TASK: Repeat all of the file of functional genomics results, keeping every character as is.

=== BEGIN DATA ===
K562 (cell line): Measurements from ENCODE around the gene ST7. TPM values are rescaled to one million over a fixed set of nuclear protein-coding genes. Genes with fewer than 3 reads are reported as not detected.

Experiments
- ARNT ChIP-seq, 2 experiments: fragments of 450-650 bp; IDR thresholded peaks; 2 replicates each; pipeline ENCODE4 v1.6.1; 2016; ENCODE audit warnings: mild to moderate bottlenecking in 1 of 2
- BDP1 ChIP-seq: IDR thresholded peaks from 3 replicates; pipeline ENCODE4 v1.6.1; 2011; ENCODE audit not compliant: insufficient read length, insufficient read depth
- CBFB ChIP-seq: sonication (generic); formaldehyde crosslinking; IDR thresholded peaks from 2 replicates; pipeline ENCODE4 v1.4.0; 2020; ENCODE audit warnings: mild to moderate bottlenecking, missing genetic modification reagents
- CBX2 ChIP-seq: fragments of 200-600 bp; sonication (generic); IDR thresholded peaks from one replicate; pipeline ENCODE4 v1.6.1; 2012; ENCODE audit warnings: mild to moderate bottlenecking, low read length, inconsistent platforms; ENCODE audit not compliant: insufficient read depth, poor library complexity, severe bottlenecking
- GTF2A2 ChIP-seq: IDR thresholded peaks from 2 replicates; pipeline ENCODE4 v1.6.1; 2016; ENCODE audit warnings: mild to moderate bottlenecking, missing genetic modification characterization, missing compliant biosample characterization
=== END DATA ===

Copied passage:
K562 (cell line): Measurements from ENCODE around the gene ST7. TPM values are rescaled to one million over a fixed set of nuclear protein-coding genes. Genes with fewer than 3 reads are reported as not detected.

Experiments
- ARNT ChIP-seq, 2 experiments: fragments of 450-650 bp; IDR thresholded peaks; 2 replicates each; pipeline ENCODE4 v1.6.1; 2016; ENCODE audit warnings: mild to moderate bottlenecking in 1 of 2
- BDP1 ChIP-seq: IDR thresholded peaks from 3 replicates; pipeline ENCODE4 v1.6.1; 2011; ENCODE audit not compliant: insufficient read length, insufficient read depth
- CBFB ChIP-seq: sonication (generic); formaldehyde crosslinking; IDR thresholded peaks from 2 replicates; pipeline ENCODE4 v1.4.0; 2020; ENCODE audit warnings: mild to moderate bottlenecking, missing genetic modification reagents
- CBX2 ChIP-seq: fragments of 200-600 bp; sonication (generic); IDR thresholded peaks from one replicate; pipeline ENCODE4 v1.6.1; 2012; ENCODE audit warnings: mild to moderate bottlenecking, low read length, inconsistent platforms; ENCODE audit not compliant: insufficient read depth, poor library complexity, severe bottlenecking
- GTF2A2 ChIP-seq: IDR thresholded peaks from 2 replicates; pipeline ENCODE4 v1.6.1; 2016; ENCODE audit warnings: mild to moderate bottlenecking, missing genetic modification characterization, missing compliant biosample characterization